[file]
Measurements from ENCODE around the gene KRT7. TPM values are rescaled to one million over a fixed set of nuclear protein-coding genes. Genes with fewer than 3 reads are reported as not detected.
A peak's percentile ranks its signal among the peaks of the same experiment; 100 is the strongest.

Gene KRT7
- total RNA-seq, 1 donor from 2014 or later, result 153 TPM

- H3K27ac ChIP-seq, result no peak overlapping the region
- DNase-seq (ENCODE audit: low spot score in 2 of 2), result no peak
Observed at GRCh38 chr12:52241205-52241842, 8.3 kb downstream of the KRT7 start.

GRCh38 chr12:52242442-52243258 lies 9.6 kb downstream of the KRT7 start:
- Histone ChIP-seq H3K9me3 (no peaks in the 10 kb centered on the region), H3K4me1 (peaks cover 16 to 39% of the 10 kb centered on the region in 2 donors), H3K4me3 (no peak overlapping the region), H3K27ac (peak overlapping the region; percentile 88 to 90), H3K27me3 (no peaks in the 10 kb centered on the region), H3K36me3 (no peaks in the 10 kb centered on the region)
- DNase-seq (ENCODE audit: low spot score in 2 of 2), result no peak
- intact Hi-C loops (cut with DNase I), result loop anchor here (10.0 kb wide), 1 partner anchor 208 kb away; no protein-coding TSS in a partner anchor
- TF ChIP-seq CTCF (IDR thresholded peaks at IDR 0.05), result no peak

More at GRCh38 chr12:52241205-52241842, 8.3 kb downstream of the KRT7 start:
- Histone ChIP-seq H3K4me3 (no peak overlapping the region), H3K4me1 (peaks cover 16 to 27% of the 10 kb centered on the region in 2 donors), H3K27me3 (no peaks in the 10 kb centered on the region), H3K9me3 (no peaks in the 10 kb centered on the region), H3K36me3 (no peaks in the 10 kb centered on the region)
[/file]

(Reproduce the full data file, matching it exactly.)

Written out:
Measurements from ENCODE around the gene KRT7. TPM values are rescaled to one million over a fixed set of nuclear protein-coding genes. Genes with fewer than 3 reads are reported as not detected.
A peak's percentile ranks its signal among the peaks of the same experiment; 100 is the strongest.

Gene KRT7
- total RNA-seq, 1 donor from 2014 or later, result 153 TPM

- H3K27ac ChIP-seq, result no peak overlapping the region
- DNase-seq (ENCODE audit: low spot score in 2 of 2), result no peak
Observed at GRCh38 chr12:52241205-52241842, 8.3 kb downstream of the KRT7 start.

GRCh38 chr12:52242442-52243258 lies 9.6 kb downstream of the KRT7 start:
- Histone ChIP-seq H3K9me3 (no peaks in the 10 kb centered on the region), H3K4me1 (peaks cover 16 to 39% of the 10 kb centered on the region in 2 donors), H3K4me3 (no peak overlapping the region), H3K27ac (peak overlapping the region; percentile 88 to 90), H3K27me3 (no peaks in the 10 kb centered on the region), H3K36me3 (no peaks in the 10 kb centered on the region)
- DNase-seq (ENCODE audit: low spot score in 2 of 2), result no peak
- intact Hi-C loops (cut with DNase I), result loop anchor here (10.0 kb wide), 1 partner anchor 208 kb away; no protein-coding TSS in a partner anchor
- TF ChIP-seq CTCF (IDR thresholded peaks at IDR 0.05), result no peak

More at GRCh38 chr12:52241205-52241842, 8.3 kb downstream of the KRT7 start:
- Histone ChIP-seq H3K4me3 (no peak overlapping the region), H3K4me1 (peaks cover 16 to 27% of the 10 kb centered on the region in 2 donors), H3K27me3 (no peaks in the 10 kb centered on the region), H3K9me3 (no peaks in the 10 kb centered on the region), H3K36me3 (no peaks in the 10 kb centered on the region)